Emily Maguire is shortlisted for the 2017 Stella Prize for her novel An Isolated Incident. In this special Stella interview, Emily discusses the crime genre, the ways we deal with (and fail to deal with) violence against women, and her favourite Australian women writers.
The Stella judges described An Isolated Incident as ‘a murder mystery that deftly transforms the genre’. Do you think of it as a crime novel? Were you conscious of either writing into that generic tradition or subverting it – or was that just the form the story took?
I didn’t think of it as a crime novel, but as a big reader of crime fiction and true-crime writing I definitely have an awareness of the tropes and conventions of those genres. One of the sparks for the book was how much stuff I’d read and seen where the death of a beautiful young woman is a jumping off point to tell a story about the professionals who are tasked with solving or avenging her murder. I kept thinking about the enormous hole the death of any individual creates in the lives of those who love her, and how often those stories are skipped over in favour of more detail about the solving of the crime – the puzzle of it rather than the meaning.
As I wrote, the story expanded to be as much about how we live, as women, as human beings, knowing that this kind of violence is common enough that just about everyone you ask could tell you the details of half-a-dozen different real-world horrific murders. There’s something so dark and sad about that, but instead of talking about why it might be so, we turn those stories into entertainment, neutralise their reality.
The character of Chris has a powerful voice, and it seems like readers have responded particularly strongly to her. Where does she come from? Do you have a special relationship to her character?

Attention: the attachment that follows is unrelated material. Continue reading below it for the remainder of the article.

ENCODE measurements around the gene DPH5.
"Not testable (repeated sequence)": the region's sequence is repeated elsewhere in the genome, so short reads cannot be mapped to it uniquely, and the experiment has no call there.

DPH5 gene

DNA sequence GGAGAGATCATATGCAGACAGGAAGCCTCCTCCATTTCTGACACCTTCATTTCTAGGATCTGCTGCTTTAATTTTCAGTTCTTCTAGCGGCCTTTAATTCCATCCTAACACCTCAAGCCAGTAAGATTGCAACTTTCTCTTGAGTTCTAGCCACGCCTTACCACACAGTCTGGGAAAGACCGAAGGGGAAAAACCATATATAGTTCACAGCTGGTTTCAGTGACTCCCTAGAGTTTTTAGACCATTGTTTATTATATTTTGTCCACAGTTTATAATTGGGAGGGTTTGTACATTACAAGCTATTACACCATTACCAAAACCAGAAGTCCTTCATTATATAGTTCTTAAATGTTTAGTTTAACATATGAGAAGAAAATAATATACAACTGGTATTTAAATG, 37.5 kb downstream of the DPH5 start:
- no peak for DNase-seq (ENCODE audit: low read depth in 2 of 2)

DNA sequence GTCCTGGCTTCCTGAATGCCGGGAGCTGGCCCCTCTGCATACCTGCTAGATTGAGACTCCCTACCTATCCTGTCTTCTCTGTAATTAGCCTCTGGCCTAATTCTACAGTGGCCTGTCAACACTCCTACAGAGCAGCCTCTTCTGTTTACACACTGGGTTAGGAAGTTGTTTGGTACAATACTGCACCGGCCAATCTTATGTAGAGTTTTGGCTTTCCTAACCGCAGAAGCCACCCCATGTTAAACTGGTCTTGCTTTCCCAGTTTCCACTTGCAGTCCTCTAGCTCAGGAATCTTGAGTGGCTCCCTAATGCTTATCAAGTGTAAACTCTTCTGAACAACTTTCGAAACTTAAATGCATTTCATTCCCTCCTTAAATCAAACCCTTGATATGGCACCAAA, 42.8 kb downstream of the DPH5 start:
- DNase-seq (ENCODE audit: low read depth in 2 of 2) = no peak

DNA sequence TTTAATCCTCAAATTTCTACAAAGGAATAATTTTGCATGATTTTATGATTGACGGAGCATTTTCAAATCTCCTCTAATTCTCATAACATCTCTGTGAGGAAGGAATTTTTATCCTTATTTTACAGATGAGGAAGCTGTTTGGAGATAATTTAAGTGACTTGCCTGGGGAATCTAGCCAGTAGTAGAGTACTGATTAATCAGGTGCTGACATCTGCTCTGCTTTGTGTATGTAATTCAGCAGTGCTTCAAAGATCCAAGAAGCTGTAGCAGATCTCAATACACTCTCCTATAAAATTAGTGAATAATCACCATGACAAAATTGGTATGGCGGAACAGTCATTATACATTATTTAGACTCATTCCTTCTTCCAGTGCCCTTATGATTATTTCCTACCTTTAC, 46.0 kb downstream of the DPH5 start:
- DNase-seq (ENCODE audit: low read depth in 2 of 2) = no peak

An Isolated Incident is my fifth novel and never has a character come to me so easily and completely as Chris. Sometimes I think she’s a version of me: who I’d be if I’d made a few different choices and been a little less lucky in life. She’s definitely the kind of woman I’d be friends with. Wherever she came from, I think of her as a gift. This book took me to some dark places, but it also allowed me to spend time with Chris and I looked forward to that so much, every day, even when what she was going through was so hard.
Do you have any favourite Australian women writers?
I have so many! Elizabeth Harrower, Ali Cobby Eckermann, Dorothy Porter and Susan Johnson have all been essential to me. Their work always shows me not just how to do this thing better, but also why to bother, why any of it could possibly matter. Honestly, though, there are dozens and dozens of Australian women writers whose work has been important to me in different ways over the years.
You’ve been a Stella Schools Ambassador for several years, and were a Stella Prize judge in 2016. How does it feel now to be shortlisted?
It feels delightful! Reading, thinking about, celebrating and sharing women’s writing is such a huge part of my life and so, obviously, Stella is a prize very close to my heart and I couldn’t be happier about being shortlisted.
Emily Maguire is the author of the novels Taming the Beast (2004), an international bestseller and finalist for the Dylan Thomas Prize and the Kathleen Mitchell Award, The Gospel According to Luke (2006), Smoke in the Room (2009), Fishing for Tigers (2012) and An Isolated Incident (2016).
Emily enjoys a high-profile in Australia as a social commentator, with her articles and essays on sex, religion and culture having been published in newspapers and journals including The Sydney Morning Herald, The Financial Review, The Big Issue and Griffith Review. She is a Stella Schools Ambassador and was a judge of the 2016 Stella Prize.